Most Democrats and a handful of Republicans combined to defeat the effort, which would have effectively forbidden the Senate from considering legislation containing earmarks like road and bridge projects, community development funding, grants to local police departments and special-interest tax breaks.
The 39-65 tally, however, was a better showing for earmark opponents, who lost a 29-71 vote earlier this year. Any votes next year should be closer because a band of anti-earmark Republicans is joining the Senate.
Earlier this month, Republicans bowed to tea party activists and passed a party resolution declaring GOP senators would give up earmarks. House Republicans have also given up the practice, but most Democrats say earmarks are a legitimate way to direct taxpayer money to their constituents.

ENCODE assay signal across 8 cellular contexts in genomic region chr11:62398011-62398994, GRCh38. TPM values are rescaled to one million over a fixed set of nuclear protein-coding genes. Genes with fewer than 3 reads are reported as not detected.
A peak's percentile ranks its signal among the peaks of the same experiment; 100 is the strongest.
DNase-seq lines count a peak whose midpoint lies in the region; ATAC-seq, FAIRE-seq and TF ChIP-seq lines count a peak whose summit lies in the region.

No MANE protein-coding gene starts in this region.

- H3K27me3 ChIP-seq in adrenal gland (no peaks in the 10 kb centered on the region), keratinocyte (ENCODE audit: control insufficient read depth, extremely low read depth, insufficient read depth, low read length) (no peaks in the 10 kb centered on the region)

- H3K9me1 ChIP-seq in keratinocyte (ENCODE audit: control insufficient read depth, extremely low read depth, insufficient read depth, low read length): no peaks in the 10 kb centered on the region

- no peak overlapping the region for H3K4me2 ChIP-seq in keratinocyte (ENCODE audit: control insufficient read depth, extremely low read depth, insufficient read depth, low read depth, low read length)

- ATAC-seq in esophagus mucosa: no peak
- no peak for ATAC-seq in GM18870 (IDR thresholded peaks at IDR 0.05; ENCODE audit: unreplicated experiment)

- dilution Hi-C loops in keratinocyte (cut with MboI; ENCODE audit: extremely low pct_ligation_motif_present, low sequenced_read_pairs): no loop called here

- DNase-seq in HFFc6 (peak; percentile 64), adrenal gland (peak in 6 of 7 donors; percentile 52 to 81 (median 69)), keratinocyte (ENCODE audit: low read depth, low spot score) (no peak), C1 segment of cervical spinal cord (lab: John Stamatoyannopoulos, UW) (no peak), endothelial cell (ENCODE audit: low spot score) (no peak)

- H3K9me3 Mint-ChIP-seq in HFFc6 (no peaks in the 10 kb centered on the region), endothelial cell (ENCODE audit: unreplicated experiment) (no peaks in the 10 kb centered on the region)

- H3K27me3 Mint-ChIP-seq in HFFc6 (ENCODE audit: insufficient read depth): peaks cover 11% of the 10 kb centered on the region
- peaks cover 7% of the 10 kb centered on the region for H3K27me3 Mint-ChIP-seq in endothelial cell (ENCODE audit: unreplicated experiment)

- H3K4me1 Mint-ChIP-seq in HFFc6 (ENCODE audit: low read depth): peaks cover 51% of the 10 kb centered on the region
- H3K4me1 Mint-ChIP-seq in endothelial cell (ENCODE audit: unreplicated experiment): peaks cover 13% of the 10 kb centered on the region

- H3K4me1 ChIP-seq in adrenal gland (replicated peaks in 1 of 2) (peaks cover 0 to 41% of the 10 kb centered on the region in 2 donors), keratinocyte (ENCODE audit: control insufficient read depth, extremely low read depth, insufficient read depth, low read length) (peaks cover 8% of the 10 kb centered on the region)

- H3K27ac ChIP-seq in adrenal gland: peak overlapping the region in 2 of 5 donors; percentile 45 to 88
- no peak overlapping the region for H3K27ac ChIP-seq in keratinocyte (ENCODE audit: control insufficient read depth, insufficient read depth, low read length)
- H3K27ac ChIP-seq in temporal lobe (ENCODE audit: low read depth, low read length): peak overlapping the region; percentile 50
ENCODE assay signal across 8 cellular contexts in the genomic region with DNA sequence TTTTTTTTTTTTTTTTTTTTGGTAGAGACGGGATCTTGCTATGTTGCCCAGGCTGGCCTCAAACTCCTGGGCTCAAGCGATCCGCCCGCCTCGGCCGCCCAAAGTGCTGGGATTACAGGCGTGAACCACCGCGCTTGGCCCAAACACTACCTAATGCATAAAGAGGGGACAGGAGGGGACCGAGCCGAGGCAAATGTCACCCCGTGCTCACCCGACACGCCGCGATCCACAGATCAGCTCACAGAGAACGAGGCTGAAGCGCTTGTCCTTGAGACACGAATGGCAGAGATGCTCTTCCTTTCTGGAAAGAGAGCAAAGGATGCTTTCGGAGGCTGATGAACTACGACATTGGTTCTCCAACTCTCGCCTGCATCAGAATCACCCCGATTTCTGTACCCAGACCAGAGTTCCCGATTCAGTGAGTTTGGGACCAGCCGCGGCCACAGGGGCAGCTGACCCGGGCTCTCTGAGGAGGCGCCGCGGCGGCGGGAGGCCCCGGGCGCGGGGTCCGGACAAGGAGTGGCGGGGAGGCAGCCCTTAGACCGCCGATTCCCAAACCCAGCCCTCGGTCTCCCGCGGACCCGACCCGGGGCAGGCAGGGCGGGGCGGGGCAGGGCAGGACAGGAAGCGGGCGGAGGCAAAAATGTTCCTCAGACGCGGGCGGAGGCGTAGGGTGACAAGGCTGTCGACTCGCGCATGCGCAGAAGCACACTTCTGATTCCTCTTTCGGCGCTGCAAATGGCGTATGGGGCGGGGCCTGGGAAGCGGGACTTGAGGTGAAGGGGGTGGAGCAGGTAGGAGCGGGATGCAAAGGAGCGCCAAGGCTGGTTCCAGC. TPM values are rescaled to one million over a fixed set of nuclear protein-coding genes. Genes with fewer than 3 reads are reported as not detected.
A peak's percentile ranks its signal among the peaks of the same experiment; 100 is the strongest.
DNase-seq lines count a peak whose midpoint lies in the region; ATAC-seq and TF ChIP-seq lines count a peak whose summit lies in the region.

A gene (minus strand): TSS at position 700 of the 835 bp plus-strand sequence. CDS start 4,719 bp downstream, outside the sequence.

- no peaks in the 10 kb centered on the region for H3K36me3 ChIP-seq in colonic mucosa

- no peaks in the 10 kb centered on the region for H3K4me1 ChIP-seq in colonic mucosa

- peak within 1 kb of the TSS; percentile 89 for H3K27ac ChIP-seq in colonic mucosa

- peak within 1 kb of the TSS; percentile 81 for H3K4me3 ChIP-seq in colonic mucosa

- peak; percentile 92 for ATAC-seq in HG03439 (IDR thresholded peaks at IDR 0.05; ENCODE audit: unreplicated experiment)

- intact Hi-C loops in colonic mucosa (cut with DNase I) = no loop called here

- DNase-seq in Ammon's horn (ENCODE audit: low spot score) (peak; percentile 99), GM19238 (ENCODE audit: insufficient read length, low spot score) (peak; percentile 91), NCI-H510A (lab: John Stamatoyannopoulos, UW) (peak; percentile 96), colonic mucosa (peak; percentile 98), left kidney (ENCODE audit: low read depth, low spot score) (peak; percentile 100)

Sen. Dick Durbin, D-Ill., said Tuesday that Democrats had made the earmarking process far more transparent than it previously had been under GOP control of Congress. The reforms include requiring lawmakers to document every projects they seek and receive.
Seven Democrats voted with all but eight Republicans to ban the practice.
"I believe I have an important responsibility to the state of Illinois and the people I represent to direct federal dollars into projects critically important for our state and its future," Durbin said.
Critics say that peppering most spending bills with hundreds or even thousands of earmark projects creates a go-along-get-along mindset that ensures that Washington spending goes unchecked.
President Obama supports a ban as well, but hasn't fought them in the past two years.